We have not examined the performance of the individual methods included in this review, so we cannot make quantitative comparisons and as such have avoided making recommendations of specific methods to use. We acknowledge that single reviewer screening could have resulted in missing articles and that single reviewer data extraction could result in incorrect classifications. However, both the scoping and ongoing nature of the search and ongoing discussions between the authors regarding each article would have kept any bias to an absolute minimum. How harms are defined, trial procedures such as spontaneous versus active collection of data and coding practices are all important considerations when assessing the harm profile of an intervention. With any method it is important to remain mindful of the implications of differing practices both within and between trials when making conclusions. We have focused on original methods and the original application of existing methods for the analysis of harm outcomes. We have not searched for specific refinements of these methods and as such these would not be included in the review unless identified in the original search. Many methods that could be applied to harm analysis have not been specifically proposed for such analysis and as such are not included in this review. In this review, attention was restricted to methods specifically designed or adapted for harm outcomes to gain a better understanding on what has been done to prevent duplication in future work and to flag unknown or underutilised methods. In addition, many of the methods included in this review could be used for outcomes other than harms. There are also many methods that have been proposed for harm analysis in RCTs that were not included as they did not meet our eligibility criteria. This includes methods such as those proposed by Gould and Wang or Ball, which are both designed to be used in the RCT setting but fail to utilise a control group, combining treatment arms in an effort to preserve blinding [78, 79]. Whilst these methods have merit and offer alternative, objective ways to flag potential harms they are excluded from this review as interest lies in those methods that utilise the control group to enhance inference. This review builds on existing work to provide a comprehensive overview and audit of statistical methods available to analyse harm outcomes in clinical trials [25, 27].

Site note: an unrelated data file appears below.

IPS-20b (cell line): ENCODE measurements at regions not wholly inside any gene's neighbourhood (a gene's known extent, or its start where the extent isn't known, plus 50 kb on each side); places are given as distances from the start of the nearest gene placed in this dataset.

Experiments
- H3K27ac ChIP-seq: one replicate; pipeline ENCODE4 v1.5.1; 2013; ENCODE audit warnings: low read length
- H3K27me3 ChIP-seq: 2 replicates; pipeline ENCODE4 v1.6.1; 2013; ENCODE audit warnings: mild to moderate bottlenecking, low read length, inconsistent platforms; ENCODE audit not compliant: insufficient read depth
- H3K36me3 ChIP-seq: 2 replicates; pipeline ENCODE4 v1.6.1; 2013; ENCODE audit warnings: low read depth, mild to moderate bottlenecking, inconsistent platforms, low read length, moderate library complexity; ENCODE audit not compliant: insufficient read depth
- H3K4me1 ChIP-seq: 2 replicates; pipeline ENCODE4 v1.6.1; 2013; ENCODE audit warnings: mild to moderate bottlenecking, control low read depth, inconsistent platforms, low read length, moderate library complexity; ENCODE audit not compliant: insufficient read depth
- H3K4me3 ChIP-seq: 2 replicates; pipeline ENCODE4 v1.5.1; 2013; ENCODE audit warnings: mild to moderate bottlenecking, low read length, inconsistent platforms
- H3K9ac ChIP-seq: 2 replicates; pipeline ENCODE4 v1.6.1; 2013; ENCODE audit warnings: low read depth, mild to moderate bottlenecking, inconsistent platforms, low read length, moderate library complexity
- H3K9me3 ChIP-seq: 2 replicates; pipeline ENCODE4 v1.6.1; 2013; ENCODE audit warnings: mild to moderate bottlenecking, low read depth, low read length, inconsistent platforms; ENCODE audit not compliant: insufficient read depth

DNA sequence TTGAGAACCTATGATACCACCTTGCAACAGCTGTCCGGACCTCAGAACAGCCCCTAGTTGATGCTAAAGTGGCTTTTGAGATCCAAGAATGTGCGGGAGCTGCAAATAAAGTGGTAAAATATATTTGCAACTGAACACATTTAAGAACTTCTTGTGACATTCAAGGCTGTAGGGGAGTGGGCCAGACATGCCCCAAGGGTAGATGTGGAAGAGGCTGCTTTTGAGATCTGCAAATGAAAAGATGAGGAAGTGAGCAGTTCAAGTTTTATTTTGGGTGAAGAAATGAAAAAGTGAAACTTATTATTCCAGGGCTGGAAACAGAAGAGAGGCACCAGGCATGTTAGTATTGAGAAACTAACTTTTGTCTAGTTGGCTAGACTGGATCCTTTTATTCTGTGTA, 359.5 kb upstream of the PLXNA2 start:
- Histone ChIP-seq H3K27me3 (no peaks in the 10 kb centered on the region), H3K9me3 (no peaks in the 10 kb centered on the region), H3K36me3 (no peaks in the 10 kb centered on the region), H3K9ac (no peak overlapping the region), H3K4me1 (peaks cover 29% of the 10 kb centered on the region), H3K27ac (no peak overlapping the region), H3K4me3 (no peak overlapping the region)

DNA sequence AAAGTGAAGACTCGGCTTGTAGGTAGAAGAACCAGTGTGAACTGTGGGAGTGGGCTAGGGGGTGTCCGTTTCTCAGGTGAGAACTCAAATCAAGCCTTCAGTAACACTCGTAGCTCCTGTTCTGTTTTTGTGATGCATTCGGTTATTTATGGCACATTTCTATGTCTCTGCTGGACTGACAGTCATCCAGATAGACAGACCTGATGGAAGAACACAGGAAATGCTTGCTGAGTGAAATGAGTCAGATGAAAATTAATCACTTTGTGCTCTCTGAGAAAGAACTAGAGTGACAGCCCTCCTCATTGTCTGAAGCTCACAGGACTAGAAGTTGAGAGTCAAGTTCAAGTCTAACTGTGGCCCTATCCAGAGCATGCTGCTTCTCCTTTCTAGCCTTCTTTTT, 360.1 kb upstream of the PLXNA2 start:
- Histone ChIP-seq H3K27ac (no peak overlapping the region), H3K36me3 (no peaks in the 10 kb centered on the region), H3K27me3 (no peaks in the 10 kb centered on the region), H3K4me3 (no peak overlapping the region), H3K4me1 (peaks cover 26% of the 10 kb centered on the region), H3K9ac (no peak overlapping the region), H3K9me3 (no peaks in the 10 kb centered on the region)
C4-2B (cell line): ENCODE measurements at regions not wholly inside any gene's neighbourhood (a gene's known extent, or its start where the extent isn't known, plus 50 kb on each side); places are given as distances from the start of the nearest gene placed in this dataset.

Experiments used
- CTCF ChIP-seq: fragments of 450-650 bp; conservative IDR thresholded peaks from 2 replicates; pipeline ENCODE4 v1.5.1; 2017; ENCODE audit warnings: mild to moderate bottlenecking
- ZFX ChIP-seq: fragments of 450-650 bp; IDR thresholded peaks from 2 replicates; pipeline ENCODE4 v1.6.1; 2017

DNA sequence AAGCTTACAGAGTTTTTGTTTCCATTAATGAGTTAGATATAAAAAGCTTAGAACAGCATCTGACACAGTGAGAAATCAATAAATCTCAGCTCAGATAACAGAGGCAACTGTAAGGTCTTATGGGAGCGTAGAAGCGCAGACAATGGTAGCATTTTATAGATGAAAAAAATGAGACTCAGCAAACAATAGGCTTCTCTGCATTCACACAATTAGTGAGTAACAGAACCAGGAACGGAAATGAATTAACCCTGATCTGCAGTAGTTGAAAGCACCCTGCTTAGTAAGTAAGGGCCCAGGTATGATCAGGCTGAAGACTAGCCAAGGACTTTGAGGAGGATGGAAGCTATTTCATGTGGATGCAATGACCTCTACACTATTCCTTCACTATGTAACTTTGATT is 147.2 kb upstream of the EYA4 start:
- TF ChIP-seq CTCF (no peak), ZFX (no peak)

There are many challenges associated with assessing and analysing AE data in clinical trials. This review revealed that there are a broad range of suitable methods available to overcome some of these challenges but evidence of application in clinical trials analysis is limited. Coupled with the knowledge of barriers to implementation of such methods, development of strategies to support change are needed, thus ultimately improving analysis of harm outcomes in RCTs.